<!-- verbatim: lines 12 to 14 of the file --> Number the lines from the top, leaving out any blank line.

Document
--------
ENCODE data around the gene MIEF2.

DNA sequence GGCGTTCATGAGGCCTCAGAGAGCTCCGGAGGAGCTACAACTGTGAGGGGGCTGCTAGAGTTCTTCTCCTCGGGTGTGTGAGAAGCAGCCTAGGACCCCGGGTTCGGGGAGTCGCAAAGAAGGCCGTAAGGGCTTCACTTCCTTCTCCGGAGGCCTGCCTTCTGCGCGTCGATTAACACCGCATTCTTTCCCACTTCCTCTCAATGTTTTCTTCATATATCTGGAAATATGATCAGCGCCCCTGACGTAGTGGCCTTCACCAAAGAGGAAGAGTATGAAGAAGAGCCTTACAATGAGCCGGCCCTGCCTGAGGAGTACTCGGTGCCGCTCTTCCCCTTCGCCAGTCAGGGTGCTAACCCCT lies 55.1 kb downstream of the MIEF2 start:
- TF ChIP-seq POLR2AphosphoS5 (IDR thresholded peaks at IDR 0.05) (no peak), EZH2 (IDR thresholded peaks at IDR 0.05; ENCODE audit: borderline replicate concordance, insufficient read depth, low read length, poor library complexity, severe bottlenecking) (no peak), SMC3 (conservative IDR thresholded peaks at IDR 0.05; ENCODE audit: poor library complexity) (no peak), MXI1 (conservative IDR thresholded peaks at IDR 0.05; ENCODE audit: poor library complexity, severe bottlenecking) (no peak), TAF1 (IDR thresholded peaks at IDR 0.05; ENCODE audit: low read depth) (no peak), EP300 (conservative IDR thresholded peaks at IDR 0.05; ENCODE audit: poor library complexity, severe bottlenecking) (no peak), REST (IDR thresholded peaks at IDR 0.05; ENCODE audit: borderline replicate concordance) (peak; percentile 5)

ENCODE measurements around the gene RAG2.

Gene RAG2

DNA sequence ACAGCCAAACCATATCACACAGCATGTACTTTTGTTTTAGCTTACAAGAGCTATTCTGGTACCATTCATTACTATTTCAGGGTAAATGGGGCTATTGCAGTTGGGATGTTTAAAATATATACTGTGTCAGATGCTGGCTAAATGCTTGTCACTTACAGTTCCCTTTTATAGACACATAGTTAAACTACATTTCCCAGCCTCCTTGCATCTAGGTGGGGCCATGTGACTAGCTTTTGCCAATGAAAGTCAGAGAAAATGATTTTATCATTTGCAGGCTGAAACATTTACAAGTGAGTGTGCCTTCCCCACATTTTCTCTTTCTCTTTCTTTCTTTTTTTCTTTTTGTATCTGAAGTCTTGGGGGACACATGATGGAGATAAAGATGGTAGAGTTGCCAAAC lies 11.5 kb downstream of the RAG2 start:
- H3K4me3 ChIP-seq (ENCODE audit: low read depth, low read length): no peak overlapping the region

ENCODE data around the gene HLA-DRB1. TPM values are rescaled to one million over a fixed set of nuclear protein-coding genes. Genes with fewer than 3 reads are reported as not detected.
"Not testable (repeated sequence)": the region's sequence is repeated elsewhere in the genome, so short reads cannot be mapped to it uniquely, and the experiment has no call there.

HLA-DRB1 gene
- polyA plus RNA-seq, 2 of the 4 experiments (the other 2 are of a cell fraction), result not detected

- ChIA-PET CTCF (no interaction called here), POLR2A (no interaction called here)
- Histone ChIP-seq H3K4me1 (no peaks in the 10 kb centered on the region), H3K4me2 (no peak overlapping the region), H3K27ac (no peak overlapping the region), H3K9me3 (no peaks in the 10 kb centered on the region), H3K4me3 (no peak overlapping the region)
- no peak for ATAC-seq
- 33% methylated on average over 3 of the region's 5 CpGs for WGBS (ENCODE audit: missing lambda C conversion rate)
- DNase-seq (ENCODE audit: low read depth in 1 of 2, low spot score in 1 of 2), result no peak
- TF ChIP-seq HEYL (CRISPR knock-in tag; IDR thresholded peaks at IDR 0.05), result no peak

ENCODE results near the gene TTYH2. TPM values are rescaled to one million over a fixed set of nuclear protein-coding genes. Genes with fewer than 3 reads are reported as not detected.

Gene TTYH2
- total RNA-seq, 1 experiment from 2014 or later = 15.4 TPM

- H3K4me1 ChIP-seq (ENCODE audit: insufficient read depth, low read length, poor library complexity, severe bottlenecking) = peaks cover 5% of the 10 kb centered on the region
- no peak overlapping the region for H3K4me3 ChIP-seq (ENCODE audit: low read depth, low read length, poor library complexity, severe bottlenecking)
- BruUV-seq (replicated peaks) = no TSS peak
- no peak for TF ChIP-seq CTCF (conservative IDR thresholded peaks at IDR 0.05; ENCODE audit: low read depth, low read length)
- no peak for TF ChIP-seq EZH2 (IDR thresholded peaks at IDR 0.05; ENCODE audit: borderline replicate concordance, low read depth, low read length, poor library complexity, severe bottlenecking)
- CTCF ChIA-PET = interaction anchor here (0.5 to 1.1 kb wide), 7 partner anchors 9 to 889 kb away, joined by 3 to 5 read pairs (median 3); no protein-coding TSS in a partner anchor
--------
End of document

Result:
- ChIA-PET CTCF (no interaction called here), POLR2A (no interaction called here)
- Histone ChIP-seq H3K4me1 (no peaks in the 10 kb centered on the region), H3K4me2 (no peak overlapping the region), H3K27ac (no peak overlapping the region), H3K9me3 (no peaks in the 10 kb centered on the region), H3K4me3 (no peak overlapping the region)
- no peak for ATAC-seq